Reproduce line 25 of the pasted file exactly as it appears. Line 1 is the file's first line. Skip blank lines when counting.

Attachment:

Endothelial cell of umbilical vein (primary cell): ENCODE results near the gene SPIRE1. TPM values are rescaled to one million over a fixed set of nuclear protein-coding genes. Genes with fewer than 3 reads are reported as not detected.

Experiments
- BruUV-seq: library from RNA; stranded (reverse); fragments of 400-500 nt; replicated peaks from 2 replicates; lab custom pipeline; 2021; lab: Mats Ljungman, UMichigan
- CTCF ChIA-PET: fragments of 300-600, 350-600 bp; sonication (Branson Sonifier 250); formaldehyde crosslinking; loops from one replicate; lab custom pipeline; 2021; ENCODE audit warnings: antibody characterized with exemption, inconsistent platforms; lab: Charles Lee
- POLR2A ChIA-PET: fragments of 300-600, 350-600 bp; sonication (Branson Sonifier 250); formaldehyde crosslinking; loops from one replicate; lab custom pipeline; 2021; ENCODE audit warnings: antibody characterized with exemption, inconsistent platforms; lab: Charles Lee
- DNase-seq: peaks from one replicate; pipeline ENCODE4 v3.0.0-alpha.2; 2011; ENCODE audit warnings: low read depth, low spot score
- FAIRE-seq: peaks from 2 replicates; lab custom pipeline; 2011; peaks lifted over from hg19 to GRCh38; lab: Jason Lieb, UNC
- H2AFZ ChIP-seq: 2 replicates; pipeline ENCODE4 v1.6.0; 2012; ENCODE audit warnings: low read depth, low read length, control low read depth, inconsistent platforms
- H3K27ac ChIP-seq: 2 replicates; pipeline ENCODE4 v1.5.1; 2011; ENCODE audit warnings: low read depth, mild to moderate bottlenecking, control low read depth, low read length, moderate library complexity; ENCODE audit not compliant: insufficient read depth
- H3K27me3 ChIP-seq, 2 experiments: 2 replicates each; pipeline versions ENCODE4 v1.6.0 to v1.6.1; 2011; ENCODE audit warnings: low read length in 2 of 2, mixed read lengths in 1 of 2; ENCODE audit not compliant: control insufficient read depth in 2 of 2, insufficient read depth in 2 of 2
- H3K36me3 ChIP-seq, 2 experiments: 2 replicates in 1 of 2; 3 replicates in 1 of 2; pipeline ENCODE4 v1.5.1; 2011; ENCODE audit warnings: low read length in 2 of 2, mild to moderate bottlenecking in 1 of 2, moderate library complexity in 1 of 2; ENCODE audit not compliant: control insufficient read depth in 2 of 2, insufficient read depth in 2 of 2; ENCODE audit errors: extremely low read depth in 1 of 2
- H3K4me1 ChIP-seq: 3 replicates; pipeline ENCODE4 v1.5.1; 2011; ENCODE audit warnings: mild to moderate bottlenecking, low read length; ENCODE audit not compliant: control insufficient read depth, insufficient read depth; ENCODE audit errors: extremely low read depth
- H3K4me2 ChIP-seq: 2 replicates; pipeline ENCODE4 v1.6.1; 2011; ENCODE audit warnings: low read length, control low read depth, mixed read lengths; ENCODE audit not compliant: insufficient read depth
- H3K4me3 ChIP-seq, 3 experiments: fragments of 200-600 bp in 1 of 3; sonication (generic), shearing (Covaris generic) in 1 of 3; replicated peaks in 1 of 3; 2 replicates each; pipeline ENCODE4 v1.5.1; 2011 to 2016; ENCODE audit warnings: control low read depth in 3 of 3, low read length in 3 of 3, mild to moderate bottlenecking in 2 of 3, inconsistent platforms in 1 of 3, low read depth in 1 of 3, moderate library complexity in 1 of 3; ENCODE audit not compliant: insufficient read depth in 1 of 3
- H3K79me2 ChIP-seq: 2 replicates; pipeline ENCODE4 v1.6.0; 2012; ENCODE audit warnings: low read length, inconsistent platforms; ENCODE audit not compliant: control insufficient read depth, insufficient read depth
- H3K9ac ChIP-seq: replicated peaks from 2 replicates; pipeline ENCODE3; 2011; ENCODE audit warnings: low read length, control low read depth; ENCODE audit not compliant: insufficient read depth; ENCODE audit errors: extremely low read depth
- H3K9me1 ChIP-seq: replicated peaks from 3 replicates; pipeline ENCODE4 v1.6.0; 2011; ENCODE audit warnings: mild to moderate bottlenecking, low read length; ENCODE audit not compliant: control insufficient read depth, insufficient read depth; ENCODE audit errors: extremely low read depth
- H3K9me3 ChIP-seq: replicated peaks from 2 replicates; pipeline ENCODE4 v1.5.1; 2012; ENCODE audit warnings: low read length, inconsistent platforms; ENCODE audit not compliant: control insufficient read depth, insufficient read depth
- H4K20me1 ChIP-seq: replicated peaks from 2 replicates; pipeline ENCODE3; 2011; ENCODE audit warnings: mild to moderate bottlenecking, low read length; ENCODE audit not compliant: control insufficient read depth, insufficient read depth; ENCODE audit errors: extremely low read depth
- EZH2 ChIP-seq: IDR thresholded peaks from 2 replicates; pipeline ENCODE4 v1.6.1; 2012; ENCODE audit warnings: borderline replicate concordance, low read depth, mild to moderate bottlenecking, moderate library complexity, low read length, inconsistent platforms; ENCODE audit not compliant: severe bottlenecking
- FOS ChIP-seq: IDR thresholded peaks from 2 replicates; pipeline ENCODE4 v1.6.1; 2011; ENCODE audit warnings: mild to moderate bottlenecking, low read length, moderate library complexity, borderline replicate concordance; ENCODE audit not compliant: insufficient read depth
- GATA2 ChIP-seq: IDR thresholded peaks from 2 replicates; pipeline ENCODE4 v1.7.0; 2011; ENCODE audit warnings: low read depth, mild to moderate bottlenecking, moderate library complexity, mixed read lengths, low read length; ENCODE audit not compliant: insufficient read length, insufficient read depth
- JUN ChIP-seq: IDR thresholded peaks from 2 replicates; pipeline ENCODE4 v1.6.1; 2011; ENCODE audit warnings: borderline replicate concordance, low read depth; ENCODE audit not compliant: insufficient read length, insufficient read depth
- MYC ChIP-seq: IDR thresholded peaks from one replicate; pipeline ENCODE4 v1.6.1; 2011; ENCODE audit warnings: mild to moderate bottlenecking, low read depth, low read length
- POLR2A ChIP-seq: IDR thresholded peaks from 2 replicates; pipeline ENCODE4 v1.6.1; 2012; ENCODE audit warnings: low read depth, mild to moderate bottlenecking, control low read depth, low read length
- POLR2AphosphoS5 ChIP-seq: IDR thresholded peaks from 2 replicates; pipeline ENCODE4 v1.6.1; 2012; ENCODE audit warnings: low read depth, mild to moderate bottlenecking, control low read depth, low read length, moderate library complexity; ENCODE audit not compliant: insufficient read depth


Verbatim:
- POLR2A ChIP-seq: IDR thresholded peaks from 2 replicates; pipeline ENCODE4 v1.6.1; 2012; ENCODE audit warnings: low read depth, mild to moderate bottlenecking, control low read depth, low read length